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I moved Justice Ofili-Ajumogobia’s cash from court —Banker

Ramon Oladimeji

An official of Diamond Bank Plc, Ademola Oshodi, told a Lagos State High Court in Ikeja on Monday that he managed the bank account of Justice Rita Ofili-Ajumogobia, with number 0032091183, domiciled in the bank.

Oshodi told the court that he regularly visited the chamber of Justice Ofiili-Ajumogobia on the premises of the Federal High Court on Oyinkan Abayomi Drive, Ikoyi, Lagos, where Ofili-Ajumogobia is a judge, to collect huge cash sums to be deposited in the judge’s account.

The banker said whenever the money was above the lawful threshold that could be deposited in the judge’s account, he would split the money into two, deposit a portion into Justice Ofili-Ajumogobia’s account and the remaining portion in his own personal account.

The banker explained that he would subsequently transfer the money from his personal account to the judge’s account.

He added that at a time, he had to help the judge get a Bureau De Change operator, named Abah Said, who helped the judge to convert the naira sums to US dollars whenever the judge was not comfortable with the normal mode of transaction.

Oshodi said this on Monday when he appeared as a prosecution witness before Justice Hakeem Oshodi of a Lagos State High Court in Ikeja, where Justice Ofili-Ajumogobia was arraigned alongside a Senior Advocate of Nigeria, Chief Godwin Obla for alleged bribery, conspiracy to pervert the course of justice and unlawful enrichment.

The Economic and Financial Crimes Commission arraigned Justice Ofili-Ajumogobia and Obla on 30 counts bordering on the offences.

The charges were read to them after Justice Oshodi ordered them to move from the court gallery into the dock.

“Unfortunately, you have to be in the dock,” Justice Oshodi said.

Obla, who was dressed in a clean blue suit on a white shirt and a blue tie and Justice Ofili-Ajumogobia, who wore a black suit and skirt, were first asked by the court’s registrar if they understood English language, to which they answered in the affirmative, before the charges were read to them.

The EFCC, in the charges, alleged that Obla, while appearing in a suit, numbered FHC/L/C/482c/2010, before Justice Ofili-Ajumogobia, offered a gratification of N5m to the judge to allegedly induce her to refrain from acting in the exercise of her official duties as a public officer.

Obla, the EFCC claimed, paid the money from the account of his company, Obla & Company Limited, with United Bank for Africa, to Justice Ofili-Ajumogobia through the bank account of Nigel & Colive Limited in Diamond Bank Plc.

The EFCC claimed that the judge and the SAN acted contrary to sections 64 (1) and 97 (1) of the Criminal Law of Lagos State, No. 11, 2011.

The judge and the SAN pleaded not guilty to the offence.

In 24 out of the 30 counts, Justice Ofili-Ajumogobia was accused of unlawfully enriching herself as a public officer, contrary to the provision of Section 82(a) of the Criminal Laws of Lagos State No. 11, 2011.

The judge was accused of receiving a total of $793,800 in several tranches from different sources between 2012 and 2015 “so as to have a significant increase in your assets that you cannot reasonably explain the increase in relation to your lawful income.”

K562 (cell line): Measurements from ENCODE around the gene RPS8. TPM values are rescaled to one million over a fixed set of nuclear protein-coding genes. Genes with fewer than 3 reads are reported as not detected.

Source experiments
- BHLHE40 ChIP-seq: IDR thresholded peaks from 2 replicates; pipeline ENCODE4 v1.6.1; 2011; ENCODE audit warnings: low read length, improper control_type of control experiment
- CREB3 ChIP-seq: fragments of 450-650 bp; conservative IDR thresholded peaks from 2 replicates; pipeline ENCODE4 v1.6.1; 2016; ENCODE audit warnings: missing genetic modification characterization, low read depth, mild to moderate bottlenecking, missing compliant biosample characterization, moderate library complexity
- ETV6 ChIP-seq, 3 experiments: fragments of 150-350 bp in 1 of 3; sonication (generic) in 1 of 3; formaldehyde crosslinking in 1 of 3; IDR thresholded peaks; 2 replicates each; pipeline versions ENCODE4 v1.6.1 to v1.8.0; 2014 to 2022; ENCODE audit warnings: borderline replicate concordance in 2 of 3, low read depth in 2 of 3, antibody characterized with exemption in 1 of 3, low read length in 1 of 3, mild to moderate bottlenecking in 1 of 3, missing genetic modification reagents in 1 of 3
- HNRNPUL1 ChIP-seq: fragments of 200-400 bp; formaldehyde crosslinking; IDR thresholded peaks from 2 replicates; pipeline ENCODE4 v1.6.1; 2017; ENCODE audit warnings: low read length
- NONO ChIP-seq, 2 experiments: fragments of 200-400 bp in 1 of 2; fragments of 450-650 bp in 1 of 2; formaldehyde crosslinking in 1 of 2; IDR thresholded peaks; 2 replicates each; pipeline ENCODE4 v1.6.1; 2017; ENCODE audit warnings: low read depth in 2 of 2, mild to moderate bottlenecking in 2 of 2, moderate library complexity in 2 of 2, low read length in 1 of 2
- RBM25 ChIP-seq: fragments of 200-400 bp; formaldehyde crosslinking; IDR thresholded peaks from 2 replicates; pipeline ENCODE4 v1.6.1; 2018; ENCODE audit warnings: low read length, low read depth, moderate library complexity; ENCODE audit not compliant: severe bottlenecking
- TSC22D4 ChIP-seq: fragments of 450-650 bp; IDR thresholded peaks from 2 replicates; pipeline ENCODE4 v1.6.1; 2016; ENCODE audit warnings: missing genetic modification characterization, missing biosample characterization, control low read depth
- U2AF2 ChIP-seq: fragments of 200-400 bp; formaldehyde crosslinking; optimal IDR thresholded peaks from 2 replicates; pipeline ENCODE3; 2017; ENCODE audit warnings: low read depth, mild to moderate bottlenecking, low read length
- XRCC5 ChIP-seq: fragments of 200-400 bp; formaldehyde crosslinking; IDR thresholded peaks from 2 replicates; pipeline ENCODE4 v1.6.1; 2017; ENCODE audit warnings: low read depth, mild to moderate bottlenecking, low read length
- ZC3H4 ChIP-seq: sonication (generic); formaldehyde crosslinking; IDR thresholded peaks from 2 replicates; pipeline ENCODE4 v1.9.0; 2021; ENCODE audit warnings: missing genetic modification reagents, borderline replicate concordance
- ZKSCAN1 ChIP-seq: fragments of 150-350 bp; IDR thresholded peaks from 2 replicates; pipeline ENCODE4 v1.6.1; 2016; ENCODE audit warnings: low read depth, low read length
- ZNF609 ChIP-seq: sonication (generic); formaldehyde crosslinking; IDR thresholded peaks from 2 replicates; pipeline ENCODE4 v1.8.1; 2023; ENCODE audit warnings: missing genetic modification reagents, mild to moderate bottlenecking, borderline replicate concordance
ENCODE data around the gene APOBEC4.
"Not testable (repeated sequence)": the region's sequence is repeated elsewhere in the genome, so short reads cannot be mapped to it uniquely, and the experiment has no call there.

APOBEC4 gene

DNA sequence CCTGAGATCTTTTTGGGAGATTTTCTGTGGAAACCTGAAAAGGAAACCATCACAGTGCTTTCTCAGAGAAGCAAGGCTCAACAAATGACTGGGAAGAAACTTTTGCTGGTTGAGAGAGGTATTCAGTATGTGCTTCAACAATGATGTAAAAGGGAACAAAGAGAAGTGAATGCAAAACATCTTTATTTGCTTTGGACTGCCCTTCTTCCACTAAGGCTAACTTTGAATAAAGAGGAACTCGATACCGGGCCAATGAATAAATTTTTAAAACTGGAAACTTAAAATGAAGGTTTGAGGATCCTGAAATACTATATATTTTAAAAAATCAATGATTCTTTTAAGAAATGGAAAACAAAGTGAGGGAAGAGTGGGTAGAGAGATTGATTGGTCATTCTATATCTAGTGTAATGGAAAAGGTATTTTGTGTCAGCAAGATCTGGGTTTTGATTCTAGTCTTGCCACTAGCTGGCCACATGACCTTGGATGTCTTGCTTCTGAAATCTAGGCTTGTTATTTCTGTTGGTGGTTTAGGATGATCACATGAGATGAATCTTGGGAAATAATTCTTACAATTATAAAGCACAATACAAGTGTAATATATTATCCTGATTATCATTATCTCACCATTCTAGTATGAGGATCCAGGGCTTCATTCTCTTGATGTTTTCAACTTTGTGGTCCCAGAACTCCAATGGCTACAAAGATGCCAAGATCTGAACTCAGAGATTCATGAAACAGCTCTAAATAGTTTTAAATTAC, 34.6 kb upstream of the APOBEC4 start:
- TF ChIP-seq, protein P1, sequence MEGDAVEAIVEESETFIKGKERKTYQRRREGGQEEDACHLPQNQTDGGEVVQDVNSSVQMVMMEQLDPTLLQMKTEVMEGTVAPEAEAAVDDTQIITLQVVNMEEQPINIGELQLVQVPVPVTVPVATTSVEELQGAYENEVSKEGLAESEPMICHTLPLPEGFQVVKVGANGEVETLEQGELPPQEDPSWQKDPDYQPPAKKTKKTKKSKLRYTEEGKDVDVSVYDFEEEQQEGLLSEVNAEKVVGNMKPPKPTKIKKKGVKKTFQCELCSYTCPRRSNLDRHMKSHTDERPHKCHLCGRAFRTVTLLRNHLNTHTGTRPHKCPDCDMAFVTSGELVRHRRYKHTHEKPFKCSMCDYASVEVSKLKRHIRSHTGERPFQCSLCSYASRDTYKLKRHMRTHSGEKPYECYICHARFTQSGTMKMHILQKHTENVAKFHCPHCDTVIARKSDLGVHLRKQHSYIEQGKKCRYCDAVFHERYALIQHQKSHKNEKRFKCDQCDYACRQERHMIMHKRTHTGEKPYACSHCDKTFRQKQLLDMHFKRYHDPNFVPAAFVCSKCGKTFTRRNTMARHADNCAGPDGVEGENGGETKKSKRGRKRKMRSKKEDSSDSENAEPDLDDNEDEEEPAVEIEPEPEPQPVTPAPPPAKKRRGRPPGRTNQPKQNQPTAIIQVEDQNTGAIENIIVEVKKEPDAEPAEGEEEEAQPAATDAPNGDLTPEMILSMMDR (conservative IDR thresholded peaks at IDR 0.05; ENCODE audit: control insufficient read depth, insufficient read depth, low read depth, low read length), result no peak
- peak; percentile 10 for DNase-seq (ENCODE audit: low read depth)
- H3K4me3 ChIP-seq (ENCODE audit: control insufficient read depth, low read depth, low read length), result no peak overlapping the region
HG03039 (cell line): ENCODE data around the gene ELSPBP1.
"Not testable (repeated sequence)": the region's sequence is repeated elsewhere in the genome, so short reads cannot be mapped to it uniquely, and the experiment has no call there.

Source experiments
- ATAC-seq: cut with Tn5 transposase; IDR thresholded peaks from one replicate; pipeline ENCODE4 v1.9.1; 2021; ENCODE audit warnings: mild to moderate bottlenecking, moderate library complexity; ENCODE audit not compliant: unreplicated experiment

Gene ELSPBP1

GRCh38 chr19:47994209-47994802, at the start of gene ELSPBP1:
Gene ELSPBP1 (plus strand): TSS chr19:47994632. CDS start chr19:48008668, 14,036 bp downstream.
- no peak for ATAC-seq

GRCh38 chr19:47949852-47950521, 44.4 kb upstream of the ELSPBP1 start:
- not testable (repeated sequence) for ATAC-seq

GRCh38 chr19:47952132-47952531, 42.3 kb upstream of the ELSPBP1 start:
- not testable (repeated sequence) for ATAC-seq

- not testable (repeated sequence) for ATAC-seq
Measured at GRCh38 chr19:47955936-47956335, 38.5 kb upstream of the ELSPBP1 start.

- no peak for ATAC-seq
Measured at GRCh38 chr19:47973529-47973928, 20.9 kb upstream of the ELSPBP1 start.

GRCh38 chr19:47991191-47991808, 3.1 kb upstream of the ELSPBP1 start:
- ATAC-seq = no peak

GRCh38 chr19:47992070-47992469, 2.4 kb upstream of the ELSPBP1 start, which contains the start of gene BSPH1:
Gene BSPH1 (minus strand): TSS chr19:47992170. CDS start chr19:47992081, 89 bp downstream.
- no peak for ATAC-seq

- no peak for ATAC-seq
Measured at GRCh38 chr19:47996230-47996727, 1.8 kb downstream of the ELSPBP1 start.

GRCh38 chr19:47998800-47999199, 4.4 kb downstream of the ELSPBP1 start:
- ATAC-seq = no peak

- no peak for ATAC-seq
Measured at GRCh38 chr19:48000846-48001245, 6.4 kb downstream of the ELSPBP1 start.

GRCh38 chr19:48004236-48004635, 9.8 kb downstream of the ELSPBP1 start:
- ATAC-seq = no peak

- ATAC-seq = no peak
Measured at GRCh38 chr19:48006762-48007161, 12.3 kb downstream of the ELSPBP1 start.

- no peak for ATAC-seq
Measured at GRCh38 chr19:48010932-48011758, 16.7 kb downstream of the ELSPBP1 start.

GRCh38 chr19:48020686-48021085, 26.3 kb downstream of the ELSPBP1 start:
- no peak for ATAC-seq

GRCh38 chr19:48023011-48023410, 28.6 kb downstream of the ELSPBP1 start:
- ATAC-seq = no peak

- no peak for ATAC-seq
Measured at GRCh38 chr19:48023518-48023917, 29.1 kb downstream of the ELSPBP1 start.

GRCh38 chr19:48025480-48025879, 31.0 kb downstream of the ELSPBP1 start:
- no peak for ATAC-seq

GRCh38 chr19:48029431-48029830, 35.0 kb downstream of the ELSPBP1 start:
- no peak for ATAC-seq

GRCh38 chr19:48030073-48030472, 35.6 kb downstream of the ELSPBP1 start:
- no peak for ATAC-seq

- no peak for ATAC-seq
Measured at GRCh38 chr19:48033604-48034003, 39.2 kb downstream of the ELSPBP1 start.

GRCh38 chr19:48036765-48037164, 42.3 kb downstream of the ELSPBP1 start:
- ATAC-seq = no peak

The judge was further accused of forging a deed of assignment between County City Bricks Development Co. Limited and Nigel & Colive Limited, dated July 5, 2010, which the EFCC claimed was purportedly prepared and signed by Charles Musa & Co.

The offence is said to be contrary to Section 467 of the Criminal Code Cap C17, Law of Lagos State of Nigeria, 2003.

In count 30, the EFCC accused Justice Ofili-Ajumogobia of giving false information to one of its operatives, Lawal Abdullahi, on October 19, 2016, by allegedly claiming on the telephone to be on admission at Gold Cross Hospital, Bourdillon Road, Ikoyi, Lagos, while she was not there.

The offence is said to be contrary to Section 39(2) (a) of the EFCC (Establishment) Act, 2004.

Justice Ofili-Ajumogobia, however, pleaded not guilty.

Consequently, the EFCC prosecutor, Mr. Rotimi Oyedepo, prayed for a trial date and an order remanding the defendants in the prison custody pending trial.

But Justice Ofili-Ajumogobia’s lawyer, Mr. Wale Akoni (SAN), and Obla’s lawyer, Mr. Ifedayo Adedipe (SAN), said while they had no objection to the prayer for a trial date, they were opposed to the application to remand their clients in prison.

They both informed the court that they had filed bail applications for their clients.

Akoni urged Justice Oshodi to grant Justice Ofili-Ajumogobia bail on self recognition as a judge of the Federal High Court or to grant her bail on liberal terms, with a condition that the EFCC should not be the one to verify the bail conditions.

Adedipe also prayed Justice Oshodi to grant Obla bail on self recognition, assuring the court that he would make himself available for trial.

But the EFCC prosecutor opposed them and urged Justice Oshodi not to grant the defendants bail but to order an accelerated hearing of the case.

But after standing the case down for about two hours, Justice Oshodi, in a ruling, admitted both defendants to bail on self recognition.

He ordered them to deposit N20m each and their passports to the Chief Registrar of the court pending the conclusion of trial.

The judge said the bail would be revoked if the defendants failed to meet the conditions within seven days.

The case was, however, adjourned till January 9, 2017, for continuation of trial, after the defence counsel said they were not prepared for trial.

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